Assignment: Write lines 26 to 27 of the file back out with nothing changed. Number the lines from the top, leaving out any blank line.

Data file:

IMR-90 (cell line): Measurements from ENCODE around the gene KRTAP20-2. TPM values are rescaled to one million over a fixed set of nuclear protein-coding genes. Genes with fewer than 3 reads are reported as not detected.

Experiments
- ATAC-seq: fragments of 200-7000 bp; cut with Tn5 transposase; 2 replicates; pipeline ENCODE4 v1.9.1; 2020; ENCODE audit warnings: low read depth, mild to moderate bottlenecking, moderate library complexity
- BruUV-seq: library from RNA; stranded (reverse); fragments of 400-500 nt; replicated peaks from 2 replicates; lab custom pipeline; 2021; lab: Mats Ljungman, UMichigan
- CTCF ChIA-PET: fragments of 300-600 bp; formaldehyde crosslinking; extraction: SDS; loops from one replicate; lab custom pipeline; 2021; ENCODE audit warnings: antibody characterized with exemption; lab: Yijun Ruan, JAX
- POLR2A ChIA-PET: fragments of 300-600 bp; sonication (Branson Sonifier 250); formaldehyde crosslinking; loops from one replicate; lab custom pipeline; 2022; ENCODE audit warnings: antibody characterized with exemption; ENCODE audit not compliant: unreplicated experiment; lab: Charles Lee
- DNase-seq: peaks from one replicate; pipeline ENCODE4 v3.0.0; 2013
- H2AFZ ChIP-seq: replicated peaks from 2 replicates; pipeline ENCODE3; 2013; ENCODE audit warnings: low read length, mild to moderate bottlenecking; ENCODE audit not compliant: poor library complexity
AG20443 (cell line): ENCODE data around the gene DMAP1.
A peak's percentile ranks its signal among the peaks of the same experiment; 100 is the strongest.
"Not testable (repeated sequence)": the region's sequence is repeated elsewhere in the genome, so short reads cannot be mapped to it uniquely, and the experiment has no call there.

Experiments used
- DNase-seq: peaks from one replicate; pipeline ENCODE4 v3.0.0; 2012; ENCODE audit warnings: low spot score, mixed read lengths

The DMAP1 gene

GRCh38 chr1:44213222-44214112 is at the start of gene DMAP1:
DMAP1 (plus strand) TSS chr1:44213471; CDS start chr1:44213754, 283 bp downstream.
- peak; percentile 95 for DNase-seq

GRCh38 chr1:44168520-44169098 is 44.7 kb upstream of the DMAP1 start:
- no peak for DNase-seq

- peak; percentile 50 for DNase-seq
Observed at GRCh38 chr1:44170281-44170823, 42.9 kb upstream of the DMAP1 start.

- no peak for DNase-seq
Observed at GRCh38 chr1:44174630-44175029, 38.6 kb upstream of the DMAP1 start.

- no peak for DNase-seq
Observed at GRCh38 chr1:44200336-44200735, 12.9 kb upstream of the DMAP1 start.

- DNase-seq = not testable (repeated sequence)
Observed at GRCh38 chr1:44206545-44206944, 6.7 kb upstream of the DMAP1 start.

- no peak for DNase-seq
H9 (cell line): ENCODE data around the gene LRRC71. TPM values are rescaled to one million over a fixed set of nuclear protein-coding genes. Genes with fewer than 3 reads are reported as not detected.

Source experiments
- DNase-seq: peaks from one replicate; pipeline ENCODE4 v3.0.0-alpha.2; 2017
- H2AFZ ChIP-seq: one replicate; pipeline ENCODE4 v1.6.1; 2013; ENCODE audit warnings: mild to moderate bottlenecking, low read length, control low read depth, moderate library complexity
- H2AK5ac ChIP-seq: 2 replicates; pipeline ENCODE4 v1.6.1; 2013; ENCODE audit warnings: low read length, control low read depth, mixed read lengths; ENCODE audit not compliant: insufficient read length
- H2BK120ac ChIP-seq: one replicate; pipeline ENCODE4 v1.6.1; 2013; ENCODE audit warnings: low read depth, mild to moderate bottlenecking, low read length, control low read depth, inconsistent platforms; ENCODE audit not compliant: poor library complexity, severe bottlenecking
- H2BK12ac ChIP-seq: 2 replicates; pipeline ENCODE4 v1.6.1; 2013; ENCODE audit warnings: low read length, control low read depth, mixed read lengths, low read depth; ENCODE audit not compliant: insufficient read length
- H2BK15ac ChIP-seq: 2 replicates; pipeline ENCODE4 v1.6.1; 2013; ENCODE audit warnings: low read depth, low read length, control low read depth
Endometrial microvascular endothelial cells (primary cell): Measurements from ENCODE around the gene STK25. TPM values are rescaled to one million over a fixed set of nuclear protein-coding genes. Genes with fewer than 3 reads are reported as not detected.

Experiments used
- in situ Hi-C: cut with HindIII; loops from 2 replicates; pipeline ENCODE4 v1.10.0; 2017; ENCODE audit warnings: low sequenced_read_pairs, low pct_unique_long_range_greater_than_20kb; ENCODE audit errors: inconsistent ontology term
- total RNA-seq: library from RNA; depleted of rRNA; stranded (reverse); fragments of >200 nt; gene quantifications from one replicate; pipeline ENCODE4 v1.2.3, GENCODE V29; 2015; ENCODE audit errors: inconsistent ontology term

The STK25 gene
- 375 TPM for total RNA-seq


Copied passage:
- DNase-seq = not testable (repeated sequence)
Observed at GRCh38 chr1:44206545-44206944, 6.7 kb upstream of the DMAP1 start.